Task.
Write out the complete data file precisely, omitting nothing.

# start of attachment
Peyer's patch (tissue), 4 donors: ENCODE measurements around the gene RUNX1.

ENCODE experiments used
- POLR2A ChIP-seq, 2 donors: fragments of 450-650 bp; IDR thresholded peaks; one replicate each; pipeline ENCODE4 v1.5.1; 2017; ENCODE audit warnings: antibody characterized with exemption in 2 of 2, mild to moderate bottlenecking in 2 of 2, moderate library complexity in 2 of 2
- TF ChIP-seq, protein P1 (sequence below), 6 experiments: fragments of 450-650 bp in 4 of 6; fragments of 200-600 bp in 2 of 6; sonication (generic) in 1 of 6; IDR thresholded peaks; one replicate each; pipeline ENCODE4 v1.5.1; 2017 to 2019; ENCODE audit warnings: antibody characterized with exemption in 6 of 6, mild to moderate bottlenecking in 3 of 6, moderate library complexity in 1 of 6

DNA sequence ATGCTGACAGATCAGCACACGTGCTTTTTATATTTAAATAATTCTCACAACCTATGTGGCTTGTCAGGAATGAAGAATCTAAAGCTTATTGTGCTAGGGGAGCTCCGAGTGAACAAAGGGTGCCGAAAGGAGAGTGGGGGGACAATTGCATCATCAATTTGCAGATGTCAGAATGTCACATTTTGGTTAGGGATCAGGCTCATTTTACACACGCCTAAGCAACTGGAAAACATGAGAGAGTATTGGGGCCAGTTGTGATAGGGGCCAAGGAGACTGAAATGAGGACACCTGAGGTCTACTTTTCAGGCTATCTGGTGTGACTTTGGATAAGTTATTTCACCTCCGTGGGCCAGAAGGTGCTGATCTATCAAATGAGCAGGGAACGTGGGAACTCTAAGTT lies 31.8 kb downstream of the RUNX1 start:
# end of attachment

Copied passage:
Peyer's patch (tissue), 4 donors: ENCODE measurements around the gene RUNX1.

ENCODE experiments used
- POLR2A ChIP-seq, 2 donors: fragments of 450-650 bp; IDR thresholded peaks; one replicate each; pipeline ENCODE4 v1.5.1; 2017; ENCODE audit warnings: antibody characterized with exemption in 2 of 2, mild to moderate bottlenecking in 2 of 2, moderate library complexity in 2 of 2
- TF ChIP-seq, protein P1 (sequence below), 6 experiments: fragments of 450-650 bp in 4 of 6; fragments of 200-600 bp in 2 of 6; sonication (generic) in 1 of 6; IDR thresholded peaks; one replicate each; pipeline ENCODE4 v1.5.1; 2017 to 2019; ENCODE audit warnings: antibody characterized with exemption in 6 of 6, mild to moderate bottlenecking in 3 of 6, moderate library complexity in 1 of 6

DNA sequence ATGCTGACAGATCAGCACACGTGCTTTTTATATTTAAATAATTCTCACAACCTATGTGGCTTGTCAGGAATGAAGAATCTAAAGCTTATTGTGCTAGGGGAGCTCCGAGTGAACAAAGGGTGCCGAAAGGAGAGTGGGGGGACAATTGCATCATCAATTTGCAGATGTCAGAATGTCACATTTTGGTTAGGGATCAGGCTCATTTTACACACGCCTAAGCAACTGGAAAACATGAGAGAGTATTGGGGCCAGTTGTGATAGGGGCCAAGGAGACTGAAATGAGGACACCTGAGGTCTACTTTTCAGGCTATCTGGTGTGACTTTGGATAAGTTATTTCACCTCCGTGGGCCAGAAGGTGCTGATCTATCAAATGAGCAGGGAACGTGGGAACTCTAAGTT lies 31.8 kb downstream of the RUNX1 start: